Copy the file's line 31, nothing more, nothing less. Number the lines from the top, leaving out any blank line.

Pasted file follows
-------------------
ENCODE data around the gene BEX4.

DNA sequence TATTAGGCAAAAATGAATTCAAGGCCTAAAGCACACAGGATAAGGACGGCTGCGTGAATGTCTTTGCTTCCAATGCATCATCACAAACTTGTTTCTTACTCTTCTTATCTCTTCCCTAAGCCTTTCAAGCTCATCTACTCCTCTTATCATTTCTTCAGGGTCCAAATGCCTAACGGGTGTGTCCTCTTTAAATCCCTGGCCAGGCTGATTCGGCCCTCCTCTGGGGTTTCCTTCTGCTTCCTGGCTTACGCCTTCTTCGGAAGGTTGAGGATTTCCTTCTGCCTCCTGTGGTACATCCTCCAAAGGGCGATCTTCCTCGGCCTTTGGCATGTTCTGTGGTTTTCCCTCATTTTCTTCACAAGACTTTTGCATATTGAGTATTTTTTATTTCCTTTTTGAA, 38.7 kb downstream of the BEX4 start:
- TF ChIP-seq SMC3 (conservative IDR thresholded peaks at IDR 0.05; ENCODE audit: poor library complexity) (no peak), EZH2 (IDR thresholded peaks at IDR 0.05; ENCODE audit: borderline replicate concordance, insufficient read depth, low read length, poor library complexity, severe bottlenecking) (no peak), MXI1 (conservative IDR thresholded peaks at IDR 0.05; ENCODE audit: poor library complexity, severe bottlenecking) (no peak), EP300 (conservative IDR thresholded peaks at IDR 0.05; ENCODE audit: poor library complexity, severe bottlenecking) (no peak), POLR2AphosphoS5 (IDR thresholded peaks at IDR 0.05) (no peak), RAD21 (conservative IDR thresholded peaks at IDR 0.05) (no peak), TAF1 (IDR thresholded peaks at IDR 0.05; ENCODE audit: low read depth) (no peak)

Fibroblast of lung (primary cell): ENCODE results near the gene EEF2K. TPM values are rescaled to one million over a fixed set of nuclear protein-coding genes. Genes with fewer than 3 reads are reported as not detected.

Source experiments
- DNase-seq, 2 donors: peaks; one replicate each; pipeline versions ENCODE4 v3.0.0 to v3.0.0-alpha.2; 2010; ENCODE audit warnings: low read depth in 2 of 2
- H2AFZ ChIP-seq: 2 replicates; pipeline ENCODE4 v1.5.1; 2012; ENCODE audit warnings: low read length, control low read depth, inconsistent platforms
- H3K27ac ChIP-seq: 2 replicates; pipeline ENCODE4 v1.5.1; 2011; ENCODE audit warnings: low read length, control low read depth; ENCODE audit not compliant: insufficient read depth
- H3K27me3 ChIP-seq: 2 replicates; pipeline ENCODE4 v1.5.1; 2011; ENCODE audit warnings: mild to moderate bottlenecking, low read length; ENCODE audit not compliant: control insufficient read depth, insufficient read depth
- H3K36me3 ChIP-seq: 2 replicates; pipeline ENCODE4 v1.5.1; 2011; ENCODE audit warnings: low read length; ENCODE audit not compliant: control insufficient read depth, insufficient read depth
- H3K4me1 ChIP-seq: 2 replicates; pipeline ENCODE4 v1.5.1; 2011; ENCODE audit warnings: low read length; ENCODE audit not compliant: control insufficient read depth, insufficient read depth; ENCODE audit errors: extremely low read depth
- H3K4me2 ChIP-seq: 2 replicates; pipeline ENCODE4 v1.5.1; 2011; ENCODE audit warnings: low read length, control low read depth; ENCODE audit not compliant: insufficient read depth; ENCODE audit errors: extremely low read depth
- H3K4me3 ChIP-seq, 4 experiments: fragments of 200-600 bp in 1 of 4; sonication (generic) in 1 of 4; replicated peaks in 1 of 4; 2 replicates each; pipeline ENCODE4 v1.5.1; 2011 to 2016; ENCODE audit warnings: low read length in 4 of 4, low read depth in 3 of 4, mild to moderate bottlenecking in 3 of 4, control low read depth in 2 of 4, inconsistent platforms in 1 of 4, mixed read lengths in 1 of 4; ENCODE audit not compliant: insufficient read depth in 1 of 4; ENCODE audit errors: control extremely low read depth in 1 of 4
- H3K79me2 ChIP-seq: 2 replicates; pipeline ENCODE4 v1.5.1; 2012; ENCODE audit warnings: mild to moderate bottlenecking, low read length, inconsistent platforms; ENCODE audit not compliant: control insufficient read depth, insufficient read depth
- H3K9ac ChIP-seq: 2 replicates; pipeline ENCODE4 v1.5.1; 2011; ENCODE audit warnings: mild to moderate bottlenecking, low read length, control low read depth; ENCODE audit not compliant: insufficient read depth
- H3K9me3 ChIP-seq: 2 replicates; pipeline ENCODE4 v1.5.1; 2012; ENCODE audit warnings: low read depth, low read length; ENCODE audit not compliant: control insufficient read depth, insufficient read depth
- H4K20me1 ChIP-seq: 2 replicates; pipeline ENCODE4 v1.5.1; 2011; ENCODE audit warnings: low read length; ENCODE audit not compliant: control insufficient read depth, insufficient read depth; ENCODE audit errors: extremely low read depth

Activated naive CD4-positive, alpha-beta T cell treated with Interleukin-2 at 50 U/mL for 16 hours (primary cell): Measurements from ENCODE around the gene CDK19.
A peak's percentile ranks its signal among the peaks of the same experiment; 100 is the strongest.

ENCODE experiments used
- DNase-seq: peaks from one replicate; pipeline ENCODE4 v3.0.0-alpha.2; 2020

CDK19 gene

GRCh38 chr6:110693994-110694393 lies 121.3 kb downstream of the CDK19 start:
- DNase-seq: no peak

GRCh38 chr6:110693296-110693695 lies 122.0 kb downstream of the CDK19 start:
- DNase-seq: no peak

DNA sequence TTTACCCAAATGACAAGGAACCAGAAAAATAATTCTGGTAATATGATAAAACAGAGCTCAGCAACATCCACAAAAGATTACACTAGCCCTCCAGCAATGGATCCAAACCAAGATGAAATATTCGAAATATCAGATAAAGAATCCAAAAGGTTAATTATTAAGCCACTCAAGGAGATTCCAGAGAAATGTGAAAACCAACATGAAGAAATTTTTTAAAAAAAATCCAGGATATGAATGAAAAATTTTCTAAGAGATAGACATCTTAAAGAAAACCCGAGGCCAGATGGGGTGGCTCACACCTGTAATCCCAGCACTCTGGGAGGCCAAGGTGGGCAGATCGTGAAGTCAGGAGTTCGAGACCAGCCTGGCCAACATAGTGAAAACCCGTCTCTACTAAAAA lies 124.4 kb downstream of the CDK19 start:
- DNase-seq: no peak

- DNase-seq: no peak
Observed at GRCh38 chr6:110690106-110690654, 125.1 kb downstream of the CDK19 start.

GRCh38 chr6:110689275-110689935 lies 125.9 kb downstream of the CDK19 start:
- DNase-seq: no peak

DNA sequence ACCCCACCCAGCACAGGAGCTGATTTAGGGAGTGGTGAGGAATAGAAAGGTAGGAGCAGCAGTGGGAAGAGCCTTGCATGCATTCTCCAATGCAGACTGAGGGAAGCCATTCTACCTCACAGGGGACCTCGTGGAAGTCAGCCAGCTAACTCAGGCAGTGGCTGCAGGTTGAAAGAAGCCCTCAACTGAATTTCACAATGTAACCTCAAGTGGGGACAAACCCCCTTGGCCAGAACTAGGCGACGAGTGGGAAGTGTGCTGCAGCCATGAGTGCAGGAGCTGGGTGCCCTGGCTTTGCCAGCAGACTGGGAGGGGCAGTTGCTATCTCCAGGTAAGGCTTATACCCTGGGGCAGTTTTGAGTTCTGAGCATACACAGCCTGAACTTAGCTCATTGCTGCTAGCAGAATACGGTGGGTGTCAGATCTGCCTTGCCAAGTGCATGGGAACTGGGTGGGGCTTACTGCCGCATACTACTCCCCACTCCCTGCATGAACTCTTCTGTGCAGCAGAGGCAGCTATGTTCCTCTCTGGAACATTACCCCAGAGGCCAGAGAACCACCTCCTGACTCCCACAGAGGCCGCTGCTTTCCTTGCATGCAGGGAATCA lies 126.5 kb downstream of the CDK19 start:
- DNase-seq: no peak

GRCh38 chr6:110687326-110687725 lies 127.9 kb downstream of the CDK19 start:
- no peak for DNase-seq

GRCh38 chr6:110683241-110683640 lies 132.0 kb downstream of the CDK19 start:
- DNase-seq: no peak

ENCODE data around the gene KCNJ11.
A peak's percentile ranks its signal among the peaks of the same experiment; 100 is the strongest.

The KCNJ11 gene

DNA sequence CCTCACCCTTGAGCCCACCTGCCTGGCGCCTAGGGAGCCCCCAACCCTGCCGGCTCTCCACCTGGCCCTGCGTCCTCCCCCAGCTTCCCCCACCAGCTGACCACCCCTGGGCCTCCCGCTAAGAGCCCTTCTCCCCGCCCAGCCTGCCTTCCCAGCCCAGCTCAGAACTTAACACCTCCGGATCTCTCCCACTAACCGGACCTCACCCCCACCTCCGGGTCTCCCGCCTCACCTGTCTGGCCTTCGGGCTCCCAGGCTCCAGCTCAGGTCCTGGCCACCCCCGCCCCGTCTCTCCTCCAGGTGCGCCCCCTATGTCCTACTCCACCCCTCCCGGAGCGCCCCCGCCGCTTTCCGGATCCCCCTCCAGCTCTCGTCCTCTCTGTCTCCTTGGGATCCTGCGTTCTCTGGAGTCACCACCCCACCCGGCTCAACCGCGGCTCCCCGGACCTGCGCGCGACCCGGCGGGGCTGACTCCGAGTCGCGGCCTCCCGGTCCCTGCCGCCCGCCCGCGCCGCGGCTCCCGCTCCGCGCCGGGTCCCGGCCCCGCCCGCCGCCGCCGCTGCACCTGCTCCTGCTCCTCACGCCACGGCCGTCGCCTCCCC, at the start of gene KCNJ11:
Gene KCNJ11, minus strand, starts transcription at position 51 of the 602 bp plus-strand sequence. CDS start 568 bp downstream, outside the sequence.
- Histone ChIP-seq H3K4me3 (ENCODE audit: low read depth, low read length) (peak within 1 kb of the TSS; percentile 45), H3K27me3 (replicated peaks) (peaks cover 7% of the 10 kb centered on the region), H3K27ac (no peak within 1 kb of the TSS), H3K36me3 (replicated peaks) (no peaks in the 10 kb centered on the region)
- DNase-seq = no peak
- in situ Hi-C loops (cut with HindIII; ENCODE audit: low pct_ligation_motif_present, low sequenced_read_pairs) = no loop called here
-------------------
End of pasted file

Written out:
GRCh38 chr6:110689275-110689935 lies 125.9 kb downstream of the CDK19 start: